Lornoxicam vs. Paracetamol After Lower Abdominal Surgery
Intravenous Lornoxicam is More Effective Than Paracetamol as a Supplemental Analgesic After Lower Abdominal Surgery; A Randomized Controlled Trial
  • Phase

    Phase 4
  • Study Type

  • Status

    Completed No Results Posted
  • Study Participants

Background: The aim of this prospective, randomized, double-blind study is to determine the most effective supplemental analgesic, paracetamol or lornoxicam for postoperative pain relief after lower abdominal surgery.

Methods: Sixty patients scheduled for lower abdominal surgery under general anesthesia were randomly allocated to receive either isotonic saline (Control group), intravenous paracetamol 1 g every 6 h (Paracetamol group) or lornoxicam 16 mg then 8 mg after 12 h (Lornoxicam group). Additionally pain was treated postoperatively using morphine patient-controlled analgesia. Postoperative pain scores measured by the verbal pain score (VPS), morphine consumption and the incidence of side effects were measured at 1, 2, 4, 8, 12 and 24 hours postoperatively.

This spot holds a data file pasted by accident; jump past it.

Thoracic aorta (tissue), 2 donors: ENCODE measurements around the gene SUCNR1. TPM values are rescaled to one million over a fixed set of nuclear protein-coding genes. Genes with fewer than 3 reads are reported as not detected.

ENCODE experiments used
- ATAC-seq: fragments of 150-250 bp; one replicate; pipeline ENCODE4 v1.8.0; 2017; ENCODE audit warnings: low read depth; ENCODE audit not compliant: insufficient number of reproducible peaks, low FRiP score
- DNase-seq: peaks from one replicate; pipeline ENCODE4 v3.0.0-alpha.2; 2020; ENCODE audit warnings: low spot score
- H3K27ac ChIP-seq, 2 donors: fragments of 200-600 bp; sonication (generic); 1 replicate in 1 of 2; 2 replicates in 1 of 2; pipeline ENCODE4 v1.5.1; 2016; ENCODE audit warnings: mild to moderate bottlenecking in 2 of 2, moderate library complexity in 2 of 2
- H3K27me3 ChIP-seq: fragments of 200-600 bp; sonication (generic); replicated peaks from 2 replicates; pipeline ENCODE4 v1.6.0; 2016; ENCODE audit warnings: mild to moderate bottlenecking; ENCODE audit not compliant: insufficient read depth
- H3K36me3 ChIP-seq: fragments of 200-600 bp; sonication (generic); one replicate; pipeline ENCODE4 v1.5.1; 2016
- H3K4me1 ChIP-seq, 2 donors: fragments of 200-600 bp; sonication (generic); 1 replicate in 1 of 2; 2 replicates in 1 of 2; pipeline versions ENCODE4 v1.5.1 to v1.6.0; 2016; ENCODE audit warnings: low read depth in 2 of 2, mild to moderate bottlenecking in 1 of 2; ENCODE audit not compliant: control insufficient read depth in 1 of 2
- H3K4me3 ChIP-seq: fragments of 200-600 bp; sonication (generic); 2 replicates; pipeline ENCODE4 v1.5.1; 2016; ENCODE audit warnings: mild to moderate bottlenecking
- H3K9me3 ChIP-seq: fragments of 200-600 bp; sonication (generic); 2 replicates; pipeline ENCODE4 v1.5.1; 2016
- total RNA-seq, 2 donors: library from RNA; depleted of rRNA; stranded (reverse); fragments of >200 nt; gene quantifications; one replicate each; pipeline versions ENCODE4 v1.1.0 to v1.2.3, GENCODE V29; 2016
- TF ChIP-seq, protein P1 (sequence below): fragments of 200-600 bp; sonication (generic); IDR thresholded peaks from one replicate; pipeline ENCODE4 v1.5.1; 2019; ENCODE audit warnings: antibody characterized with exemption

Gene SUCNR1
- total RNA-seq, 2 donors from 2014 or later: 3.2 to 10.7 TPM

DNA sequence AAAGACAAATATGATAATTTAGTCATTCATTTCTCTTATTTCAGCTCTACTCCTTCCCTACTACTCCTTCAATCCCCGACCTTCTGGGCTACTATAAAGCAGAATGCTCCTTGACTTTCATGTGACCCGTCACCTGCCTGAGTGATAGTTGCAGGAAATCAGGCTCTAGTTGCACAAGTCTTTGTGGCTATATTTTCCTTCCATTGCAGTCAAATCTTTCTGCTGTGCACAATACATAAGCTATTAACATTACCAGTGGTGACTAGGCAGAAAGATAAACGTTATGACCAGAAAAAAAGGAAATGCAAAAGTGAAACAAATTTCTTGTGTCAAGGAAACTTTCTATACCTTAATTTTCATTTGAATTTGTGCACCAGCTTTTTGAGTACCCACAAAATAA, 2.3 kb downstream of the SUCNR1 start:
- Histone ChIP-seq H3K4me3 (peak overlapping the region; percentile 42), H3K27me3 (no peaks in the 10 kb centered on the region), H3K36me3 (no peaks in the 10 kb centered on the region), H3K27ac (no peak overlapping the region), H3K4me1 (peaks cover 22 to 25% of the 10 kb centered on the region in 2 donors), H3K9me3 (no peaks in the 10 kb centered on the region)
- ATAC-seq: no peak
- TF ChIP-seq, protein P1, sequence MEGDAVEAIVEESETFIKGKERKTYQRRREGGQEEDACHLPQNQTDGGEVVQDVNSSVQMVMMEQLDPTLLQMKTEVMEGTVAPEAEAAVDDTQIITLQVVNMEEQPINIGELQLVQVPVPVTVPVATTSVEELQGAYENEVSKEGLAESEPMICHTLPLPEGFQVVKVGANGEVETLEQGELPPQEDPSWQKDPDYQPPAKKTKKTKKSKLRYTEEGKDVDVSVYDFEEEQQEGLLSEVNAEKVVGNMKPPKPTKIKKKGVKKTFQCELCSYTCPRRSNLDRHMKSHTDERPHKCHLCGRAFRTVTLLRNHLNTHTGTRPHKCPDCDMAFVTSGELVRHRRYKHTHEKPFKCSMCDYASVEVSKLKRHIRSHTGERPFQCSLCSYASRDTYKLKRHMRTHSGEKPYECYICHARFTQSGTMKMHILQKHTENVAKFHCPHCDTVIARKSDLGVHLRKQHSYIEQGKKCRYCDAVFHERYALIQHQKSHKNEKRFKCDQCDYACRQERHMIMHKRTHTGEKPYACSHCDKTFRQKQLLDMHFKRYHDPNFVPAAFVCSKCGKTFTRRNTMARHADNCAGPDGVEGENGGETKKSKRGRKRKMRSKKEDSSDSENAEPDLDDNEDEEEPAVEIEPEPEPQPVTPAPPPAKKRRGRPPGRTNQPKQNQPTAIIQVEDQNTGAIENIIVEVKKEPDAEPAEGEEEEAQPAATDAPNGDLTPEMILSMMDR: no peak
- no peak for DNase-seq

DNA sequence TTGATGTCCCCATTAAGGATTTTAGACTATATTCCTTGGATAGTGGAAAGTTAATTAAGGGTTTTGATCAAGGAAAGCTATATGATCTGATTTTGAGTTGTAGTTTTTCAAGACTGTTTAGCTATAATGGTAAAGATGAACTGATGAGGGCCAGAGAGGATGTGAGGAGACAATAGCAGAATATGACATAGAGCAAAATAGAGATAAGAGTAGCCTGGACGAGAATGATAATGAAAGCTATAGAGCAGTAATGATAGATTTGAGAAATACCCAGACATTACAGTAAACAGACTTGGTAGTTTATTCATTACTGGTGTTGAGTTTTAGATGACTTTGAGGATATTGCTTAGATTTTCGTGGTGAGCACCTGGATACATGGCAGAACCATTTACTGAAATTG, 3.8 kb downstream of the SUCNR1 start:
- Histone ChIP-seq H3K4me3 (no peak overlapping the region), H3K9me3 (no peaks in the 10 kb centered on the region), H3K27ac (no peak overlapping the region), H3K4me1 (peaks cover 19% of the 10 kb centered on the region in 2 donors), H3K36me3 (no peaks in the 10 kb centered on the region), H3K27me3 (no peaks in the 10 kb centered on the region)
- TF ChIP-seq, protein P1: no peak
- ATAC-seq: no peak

Study Started
Mar 31
Primary Completion
Mar 31
Study Completion
Mar 31
Last Update
Mar 28

Other placebo

normal saline

  • Other names: 0.9 N sodium chloride

Drug Paracetamol

IV paracetamol infusion

  • Other names: perfalgan

Drug Lornoxicam

16 mg at skin closure and 8 mg 12 hours postoperative

  • Other names: xefo

Lornoxicam Experimental

Lornoxicam 16 mg will be given at skin closure and 8 mg will be given 12 hours postoperatively

Control Placebo Comparator

Patients will receive normal saline at skin closure, at 6, 12, 18 hours postoperatively.

Paracetamol Experimental

1 gm of paracetamol will be given at skin closure, 6, 12, 18 hours postoperatively


Inclusion Criteria:

lower abdominal surgery

Exclusion Criteria:

body weight more than 150% of their ideal body weight
history of significant cardiac, pulmonary, renal, hepatic or hematological disease; chronic drug or alcohol abuse; hypersensitivity to any of the studied drugs; bronchial asthma; gastritis or peptic ulcer; and pregnancy
patients who received any analgesic drug a day before surgery
No Results Posted